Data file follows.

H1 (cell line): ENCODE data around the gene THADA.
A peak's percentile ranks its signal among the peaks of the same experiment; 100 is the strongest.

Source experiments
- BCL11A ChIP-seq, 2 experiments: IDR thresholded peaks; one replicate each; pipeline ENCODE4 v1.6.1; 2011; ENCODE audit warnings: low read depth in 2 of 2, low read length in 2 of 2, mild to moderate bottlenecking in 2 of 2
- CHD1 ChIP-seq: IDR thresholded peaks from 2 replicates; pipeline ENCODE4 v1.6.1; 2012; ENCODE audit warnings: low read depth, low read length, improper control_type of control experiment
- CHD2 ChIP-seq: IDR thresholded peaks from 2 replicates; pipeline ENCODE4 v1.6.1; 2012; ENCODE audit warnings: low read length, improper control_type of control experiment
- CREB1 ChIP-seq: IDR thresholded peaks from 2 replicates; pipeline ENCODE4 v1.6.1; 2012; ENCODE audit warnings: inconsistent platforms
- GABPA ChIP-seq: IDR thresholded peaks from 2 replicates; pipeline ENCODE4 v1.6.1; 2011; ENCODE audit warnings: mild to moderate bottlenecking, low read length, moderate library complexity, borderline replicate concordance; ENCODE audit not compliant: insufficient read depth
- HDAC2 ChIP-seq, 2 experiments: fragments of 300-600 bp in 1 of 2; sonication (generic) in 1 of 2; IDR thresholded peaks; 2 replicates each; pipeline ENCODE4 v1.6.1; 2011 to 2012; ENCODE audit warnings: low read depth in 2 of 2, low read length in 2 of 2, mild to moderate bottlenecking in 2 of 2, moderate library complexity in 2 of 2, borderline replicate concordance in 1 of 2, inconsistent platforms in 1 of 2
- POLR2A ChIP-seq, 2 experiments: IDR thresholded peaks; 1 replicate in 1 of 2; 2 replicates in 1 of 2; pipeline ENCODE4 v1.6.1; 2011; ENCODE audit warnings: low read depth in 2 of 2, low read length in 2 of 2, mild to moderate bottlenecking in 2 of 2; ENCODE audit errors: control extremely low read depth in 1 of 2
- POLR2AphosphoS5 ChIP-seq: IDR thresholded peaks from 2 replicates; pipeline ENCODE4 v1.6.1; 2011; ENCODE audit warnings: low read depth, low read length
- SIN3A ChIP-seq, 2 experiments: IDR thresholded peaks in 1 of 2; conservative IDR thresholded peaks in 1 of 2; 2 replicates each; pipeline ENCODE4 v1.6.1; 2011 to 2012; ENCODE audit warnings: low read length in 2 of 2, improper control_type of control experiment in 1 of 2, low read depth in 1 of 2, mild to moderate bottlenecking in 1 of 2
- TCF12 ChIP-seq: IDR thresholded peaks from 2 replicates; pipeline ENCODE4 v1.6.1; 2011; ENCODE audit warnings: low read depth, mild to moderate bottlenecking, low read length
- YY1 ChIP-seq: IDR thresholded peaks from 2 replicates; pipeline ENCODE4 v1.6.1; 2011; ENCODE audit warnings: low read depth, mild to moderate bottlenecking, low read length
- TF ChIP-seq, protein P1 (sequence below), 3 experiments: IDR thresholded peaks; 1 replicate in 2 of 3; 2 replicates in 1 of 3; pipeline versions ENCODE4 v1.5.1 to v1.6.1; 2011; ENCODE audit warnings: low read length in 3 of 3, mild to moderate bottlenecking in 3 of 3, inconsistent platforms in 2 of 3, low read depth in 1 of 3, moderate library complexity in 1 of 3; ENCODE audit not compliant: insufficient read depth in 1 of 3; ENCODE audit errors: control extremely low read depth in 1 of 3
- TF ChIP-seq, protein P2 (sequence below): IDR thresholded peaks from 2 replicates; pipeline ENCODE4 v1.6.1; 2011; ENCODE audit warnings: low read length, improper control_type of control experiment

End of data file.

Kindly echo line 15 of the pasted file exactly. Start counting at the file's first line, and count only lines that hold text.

- TF ChIP-seq, protein P1 (sequence below), 3 experiments: IDR thresholded peaks; 1 replicate in 2 of 3; 2 replicates in 1 of 3; pipeline versions ENCODE4 v1.5.1 to v1.6.1; 2011; ENCODE audit warnings: low read length in 3 of 3, mild to moderate bottlenecking in 3 of 3, inconsistent platforms in 2 of 3, low read depth in 1 of 3, moderate library complexity in 1 of 3; ENCODE audit not compliant: insufficient read depth in 1 of 3; ENCODE audit errors: control extremely low read depth in 1 of 3